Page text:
Most people feel they lack the necessary qualifications to pursue science, technology, engineering and maths (STEM) careers, according to research by IBM.
The worldwide study found 61% of the 14,000 people asked said they don’t have the appropriate academic degree for a STEM job, and 60% believe gaining the digital skills for a STEM job would cost a lot.
Figures for the UK found two-thirds of those looking for a job and 75% of those thinking of changing career don’t think they have the qualifications for a STEM career.
Justina Nixon-Saintil, chief impact officer at IBM, said: “Technology training can have a transformational effect on a person’s life. There are many misconceptions about what’s needed to pursue a rewarding and lucrative career in today’s rapidly advancing workplace.
“This is why we must raise awareness of the breadth of science and technology roles that exist across industries. Together with our IBM SkillsBuild partners, we’re highlighting the many pathways that exist for underrepresented communities to pursue futures in tech.”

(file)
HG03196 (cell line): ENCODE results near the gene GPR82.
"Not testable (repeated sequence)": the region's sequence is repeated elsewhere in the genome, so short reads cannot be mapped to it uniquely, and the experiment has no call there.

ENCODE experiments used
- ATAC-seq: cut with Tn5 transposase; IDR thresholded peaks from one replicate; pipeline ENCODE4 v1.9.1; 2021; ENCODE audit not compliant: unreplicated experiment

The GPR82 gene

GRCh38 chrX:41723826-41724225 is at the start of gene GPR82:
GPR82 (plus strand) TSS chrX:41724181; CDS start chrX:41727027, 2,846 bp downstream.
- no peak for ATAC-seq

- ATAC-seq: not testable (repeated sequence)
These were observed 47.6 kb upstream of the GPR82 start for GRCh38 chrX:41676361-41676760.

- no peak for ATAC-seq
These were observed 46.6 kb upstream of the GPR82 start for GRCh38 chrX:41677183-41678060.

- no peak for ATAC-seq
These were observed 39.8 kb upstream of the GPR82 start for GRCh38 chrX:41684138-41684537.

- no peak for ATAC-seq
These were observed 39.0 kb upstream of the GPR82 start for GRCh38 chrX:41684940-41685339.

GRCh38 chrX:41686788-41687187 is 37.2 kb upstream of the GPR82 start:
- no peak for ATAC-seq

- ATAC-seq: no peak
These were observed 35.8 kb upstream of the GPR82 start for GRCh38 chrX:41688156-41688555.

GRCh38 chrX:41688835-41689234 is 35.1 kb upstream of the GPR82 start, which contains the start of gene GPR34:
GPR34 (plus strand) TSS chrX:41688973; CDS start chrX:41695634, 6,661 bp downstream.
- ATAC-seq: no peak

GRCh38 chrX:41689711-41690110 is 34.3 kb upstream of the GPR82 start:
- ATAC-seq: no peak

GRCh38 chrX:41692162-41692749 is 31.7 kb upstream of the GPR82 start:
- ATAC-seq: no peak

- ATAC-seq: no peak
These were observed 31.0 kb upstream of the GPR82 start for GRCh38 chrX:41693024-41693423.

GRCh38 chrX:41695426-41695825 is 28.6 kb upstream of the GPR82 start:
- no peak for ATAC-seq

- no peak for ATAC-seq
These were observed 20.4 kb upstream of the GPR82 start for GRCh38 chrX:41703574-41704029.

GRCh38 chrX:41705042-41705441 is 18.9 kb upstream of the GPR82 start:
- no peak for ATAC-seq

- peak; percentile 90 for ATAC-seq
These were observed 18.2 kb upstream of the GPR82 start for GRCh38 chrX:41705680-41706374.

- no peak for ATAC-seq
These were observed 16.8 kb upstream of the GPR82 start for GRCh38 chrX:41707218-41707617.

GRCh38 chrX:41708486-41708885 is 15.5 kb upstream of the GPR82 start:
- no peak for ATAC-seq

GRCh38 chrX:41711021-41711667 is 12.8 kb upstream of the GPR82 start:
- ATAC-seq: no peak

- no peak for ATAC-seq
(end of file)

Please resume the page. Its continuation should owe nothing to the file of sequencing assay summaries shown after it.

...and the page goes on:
There is still a skills gap in the technology industry in the UK, with many digital leaders saying access to appropriate talent is standing in the way of completing projects.
But there are many reasons the tech pipeline is leaky – for example, many young people think it’s “too late” for them to pursue tech careers because of a lack of training.
More than 60% of global students and those looking to change career are looking for a new job in the next year, and 80% of people will spend the next two years developing their skills, with 90% saying they will turn to online courses to do so, according to the IBM study.
More than 85% of people who have learned digital skills said it helped their careers and many want to earn more digital skills.
In the UK, half of the students asked said they are interested in working in a STEM role, but 40% said they don’t know how to go about obtaining the professional or technical skills development to qualify for a job in STEM.
Interest in STEM jobs is high, with half of those asked saying they would consider a STEM-related role, but many lack an understanding of what STEM roles are or what they involve.
There are long standing misconceptions about tech careers, the types of people who work in them, what they involve, or how to pursue them – 64% of those looking for a new career are not aware of the ins and outs of STEM jobs, with many not really knowing what roles within a STEM career count as a STEM job.
More than 60% of people asked said they are not sure if they could find a STEM role that would pay enough, but 66% think there will be an increase in STEM roles in the next 10 years.
UK students also have a better understanding of STEM roles – over 70% think the number of STEM jobs will increase over the next 10 years.
IBM has teamed up with 45 global education partners to help tackle some of the barriers surrounding STEM careers and provide people with the skills needed for such roles.